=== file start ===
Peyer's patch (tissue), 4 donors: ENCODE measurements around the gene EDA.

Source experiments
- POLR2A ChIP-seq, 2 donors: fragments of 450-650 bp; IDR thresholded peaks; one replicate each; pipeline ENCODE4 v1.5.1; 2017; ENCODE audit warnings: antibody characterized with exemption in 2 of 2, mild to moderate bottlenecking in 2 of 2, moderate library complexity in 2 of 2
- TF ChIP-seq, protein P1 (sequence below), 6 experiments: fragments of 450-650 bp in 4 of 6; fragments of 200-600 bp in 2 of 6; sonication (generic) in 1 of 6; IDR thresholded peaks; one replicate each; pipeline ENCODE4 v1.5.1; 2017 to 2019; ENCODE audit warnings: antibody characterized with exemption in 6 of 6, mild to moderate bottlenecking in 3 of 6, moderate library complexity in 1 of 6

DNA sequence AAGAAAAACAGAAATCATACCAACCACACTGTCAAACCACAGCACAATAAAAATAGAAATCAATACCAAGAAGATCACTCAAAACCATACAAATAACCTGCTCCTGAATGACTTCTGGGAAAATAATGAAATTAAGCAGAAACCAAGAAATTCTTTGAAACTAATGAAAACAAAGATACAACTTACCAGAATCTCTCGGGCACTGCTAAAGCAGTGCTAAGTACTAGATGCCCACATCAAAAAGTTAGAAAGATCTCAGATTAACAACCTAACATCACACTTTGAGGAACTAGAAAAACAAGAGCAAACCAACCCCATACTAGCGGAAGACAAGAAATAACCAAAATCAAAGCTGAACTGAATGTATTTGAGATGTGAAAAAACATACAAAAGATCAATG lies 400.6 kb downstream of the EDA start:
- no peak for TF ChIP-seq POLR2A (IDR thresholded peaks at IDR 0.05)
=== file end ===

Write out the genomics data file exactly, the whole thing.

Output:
Peyer's patch (tissue), 4 donors: ENCODE measurements around the gene EDA.

Source experiments
- POLR2A ChIP-seq, 2 donors: fragments of 450-650 bp; IDR thresholded peaks; one replicate each; pipeline ENCODE4 v1.5.1; 2017; ENCODE audit warnings: antibody characterized with exemption in 2 of 2, mild to moderate bottlenecking in 2 of 2, moderate library complexity in 2 of 2
- TF ChIP-seq, protein P1 (sequence below), 6 experiments: fragments of 450-650 bp in 4 of 6; fragments of 200-600 bp in 2 of 6; sonication (generic) in 1 of 6; IDR thresholded peaks; one replicate each; pipeline ENCODE4 v1.5.1; 2017 to 2019; ENCODE audit warnings: antibody characterized with exemption in 6 of 6, mild to moderate bottlenecking in 3 of 6, moderate library complexity in 1 of 6

DNA sequence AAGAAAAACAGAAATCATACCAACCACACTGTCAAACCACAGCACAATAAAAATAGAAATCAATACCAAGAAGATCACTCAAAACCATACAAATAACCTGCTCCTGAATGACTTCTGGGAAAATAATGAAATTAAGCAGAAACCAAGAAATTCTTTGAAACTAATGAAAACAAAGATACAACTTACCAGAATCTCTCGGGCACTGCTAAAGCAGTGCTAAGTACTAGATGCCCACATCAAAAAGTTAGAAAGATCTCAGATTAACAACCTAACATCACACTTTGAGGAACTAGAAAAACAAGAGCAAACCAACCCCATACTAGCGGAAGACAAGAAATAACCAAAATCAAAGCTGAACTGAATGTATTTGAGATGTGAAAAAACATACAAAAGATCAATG lies 400.6 kb downstream of the EDA start:
- no peak for TF ChIP-seq POLR2A (IDR thresholded peaks at IDR 0.05)